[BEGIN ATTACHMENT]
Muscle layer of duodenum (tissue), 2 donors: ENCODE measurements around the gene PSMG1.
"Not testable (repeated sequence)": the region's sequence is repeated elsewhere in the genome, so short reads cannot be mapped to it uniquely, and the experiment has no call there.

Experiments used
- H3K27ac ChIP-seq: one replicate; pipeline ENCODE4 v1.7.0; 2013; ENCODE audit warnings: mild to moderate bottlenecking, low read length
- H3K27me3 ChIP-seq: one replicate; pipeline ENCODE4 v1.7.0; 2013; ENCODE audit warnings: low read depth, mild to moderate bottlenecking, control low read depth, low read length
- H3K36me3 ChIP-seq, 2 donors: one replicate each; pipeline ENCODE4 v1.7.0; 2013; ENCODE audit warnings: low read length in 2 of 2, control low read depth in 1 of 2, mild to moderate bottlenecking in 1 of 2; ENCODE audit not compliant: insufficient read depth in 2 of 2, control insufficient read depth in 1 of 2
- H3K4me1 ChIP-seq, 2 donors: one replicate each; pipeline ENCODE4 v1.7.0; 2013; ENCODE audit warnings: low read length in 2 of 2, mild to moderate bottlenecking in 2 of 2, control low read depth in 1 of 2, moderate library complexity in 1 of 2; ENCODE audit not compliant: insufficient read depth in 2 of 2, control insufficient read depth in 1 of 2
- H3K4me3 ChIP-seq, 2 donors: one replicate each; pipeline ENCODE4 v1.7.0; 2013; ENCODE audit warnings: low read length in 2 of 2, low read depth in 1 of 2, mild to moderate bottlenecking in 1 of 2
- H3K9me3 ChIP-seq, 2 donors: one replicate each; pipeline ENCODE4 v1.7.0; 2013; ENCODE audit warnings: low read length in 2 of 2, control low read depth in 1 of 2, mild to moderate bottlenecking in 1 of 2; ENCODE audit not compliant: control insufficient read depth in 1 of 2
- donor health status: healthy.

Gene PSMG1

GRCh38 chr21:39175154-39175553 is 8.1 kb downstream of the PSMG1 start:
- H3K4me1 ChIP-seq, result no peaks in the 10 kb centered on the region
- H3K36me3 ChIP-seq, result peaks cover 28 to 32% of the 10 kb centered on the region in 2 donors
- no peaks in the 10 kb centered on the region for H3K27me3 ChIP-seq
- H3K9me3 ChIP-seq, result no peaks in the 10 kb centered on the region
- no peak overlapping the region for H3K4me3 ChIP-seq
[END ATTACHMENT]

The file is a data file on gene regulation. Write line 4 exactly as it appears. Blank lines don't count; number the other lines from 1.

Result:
- H3K27ac ChIP-seq: one replicate; pipeline ENCODE4 v1.7.0; 2013; ENCODE audit warnings: mild to moderate bottlenecking, low read length